In Augustine’s telling of the story of the Fall, what we have is not a slide from order into chaos, from meticulous beauty to horror. The change is more subtle than that, and it begins within. When Adam and Eve were persuaded “to love to excess their own power,” as Augustine says, the Garden changed from a tranquil, happy place to a potentially malevolent one.
When Eve and Adam failed to stand guard, misusing their “middle rank” between God and the animals, they made a choice to prefer the good that had not been given to them over the good that had. It was not a matter of loving evil, per se. What had been given by God as good was not instantly corrupted. There was not a cataclysmic earthquake that felled every tree or a climate event that shrivelled every fruit on the vine. Rather, upon that first choice apart from God, the change occurred within humanity.
After this failure to guard what had been given, Eve’s eyes were opened, and she lost the simplicity that had once been hers. Eve’s “innocence” was indeed lost in the Fall. But to narrate the Christian story of sin primarily through a narrative of “lost innocence” misunderstands what sin is.
Perhaps it would help to think of the problem of sin grammatically. For Christian theology sin is not primarily a common noun, a way to name a particular thing. Rather sin is a pronoun, a way to name a state of being. Sin is a way of describing the state of each human individual who must now, after the Fall, experience a sundering of their will from the good.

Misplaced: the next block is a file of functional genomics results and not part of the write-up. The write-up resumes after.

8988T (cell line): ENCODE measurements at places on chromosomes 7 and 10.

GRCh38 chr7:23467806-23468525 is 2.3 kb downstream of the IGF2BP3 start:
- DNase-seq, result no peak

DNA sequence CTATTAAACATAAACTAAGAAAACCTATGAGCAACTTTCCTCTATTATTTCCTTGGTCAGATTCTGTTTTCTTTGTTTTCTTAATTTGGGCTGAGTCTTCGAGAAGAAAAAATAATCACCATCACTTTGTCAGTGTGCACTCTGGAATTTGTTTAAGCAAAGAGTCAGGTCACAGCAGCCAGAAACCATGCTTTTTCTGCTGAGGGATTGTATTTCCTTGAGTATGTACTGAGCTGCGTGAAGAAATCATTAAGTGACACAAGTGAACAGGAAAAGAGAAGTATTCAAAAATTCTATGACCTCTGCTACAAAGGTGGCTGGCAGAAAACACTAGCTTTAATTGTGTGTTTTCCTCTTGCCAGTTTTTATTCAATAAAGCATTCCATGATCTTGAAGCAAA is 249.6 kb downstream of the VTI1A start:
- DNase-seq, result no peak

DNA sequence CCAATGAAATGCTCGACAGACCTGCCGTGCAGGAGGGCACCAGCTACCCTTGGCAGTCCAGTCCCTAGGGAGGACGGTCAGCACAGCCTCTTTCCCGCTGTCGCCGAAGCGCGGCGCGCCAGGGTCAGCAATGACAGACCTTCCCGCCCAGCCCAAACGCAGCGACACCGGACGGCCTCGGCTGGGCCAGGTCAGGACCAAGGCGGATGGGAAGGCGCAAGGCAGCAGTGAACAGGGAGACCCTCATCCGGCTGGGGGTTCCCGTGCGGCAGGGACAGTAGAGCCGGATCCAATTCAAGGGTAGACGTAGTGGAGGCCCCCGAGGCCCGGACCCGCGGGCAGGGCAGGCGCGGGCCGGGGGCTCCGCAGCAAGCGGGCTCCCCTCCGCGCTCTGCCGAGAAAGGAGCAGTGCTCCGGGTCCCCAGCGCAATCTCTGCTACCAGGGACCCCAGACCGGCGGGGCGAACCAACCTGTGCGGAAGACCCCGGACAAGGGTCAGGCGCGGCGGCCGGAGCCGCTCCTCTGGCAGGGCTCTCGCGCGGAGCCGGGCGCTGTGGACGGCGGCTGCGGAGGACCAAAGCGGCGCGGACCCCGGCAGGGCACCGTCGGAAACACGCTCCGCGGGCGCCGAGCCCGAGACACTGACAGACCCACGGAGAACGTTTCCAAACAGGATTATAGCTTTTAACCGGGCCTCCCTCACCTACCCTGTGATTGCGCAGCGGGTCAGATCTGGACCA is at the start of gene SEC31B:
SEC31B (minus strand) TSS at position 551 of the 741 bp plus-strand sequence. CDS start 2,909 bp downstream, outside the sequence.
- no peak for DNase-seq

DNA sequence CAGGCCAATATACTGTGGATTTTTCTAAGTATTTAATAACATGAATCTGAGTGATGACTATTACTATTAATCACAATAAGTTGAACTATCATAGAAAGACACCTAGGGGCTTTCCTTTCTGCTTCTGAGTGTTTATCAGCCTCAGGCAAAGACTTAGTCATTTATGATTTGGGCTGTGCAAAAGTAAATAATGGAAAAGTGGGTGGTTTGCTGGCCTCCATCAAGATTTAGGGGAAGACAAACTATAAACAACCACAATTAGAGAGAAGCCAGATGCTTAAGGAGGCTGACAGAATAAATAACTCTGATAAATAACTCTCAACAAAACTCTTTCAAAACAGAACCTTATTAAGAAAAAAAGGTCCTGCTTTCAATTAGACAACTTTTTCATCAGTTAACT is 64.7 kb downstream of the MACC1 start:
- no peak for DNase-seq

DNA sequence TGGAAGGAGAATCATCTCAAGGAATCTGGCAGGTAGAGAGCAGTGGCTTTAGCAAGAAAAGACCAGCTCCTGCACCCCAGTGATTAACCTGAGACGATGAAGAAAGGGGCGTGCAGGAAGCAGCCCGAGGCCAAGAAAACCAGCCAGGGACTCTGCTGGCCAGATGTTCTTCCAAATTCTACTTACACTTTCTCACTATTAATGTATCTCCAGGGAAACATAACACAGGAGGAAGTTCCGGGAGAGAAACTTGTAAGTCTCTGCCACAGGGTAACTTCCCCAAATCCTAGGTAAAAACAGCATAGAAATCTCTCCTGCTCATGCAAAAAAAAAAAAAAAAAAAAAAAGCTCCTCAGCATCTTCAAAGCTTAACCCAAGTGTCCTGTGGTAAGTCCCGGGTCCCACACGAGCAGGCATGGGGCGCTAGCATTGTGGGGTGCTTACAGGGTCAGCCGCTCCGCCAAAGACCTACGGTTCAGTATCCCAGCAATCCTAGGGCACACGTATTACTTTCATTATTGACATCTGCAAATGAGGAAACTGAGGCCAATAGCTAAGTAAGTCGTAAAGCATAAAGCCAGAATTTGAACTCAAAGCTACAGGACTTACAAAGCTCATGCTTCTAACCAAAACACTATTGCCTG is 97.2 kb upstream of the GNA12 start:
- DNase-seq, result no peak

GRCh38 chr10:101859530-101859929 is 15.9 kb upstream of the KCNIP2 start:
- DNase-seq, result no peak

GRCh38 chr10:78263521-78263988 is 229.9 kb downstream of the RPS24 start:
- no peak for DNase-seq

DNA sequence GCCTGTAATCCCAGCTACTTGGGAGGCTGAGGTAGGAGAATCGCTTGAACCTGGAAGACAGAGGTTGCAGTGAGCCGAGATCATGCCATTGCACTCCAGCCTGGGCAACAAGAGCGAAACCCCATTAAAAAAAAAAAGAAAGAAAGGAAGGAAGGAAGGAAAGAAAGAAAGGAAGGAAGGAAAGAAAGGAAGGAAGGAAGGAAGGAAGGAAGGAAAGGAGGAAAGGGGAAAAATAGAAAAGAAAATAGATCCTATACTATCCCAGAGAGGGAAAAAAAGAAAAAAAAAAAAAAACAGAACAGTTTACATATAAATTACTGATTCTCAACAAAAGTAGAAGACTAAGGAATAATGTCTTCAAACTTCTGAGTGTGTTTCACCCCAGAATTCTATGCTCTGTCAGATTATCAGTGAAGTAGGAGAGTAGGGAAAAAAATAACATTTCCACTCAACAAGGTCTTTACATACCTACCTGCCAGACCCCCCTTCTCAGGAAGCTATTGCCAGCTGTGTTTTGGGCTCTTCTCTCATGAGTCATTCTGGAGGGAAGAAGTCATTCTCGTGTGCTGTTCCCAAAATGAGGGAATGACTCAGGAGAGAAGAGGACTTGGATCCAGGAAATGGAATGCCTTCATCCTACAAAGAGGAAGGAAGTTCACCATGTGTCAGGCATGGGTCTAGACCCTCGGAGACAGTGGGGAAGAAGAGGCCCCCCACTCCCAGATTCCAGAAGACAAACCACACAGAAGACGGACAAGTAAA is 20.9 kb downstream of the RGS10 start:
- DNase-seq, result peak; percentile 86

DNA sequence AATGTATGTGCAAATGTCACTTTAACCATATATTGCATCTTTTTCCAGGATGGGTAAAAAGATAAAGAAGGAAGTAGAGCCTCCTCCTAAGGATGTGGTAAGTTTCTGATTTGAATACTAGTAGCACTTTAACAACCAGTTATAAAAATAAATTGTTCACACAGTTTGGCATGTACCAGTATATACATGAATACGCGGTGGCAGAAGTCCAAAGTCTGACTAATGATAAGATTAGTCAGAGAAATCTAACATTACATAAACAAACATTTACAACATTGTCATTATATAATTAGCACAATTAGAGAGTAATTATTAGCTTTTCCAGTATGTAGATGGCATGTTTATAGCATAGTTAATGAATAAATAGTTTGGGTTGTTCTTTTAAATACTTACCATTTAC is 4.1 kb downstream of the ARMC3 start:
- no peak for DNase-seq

This is what it is to see things Christianly—to mark ourselves as in need of grace.
If sin were a noun, then to call someone a sinner would be to make a constitutive judgment of that person. It might, in other words, be heard to make an equivalence between “person” and “bad,” to pronounce a moral judgment on each individual. But if sin is not a noun, not primarily a way to call things “bad,” but a pronoun, a name for the category each of us is in, then to call each human individual a sinner is not in any way to call each individual human “bad.” Rather it is to say that we are irretrievably lost in a deep wood, and we navigate with a faulty compass. The Christian story is that the hiker is already lost and left to herself would remain that way perpetually. It is not simply that we have chosen wrongly, but that we cannot choose well, for the faculty of our choosing has already been compromised.
The myth of moral innocence suggests that there is a creatureliness that is pristine or pure. But this is not the cloth the world is made of. Ours is a fabric of use and misuse, of mending and repair. Such a preference for moral purity can be harmful, as it suggests that it is innocence and not guilt that binds us to God and one to another. But it is guilt, and God’s providential repair, that is common to us all.
Blameless or Innocent?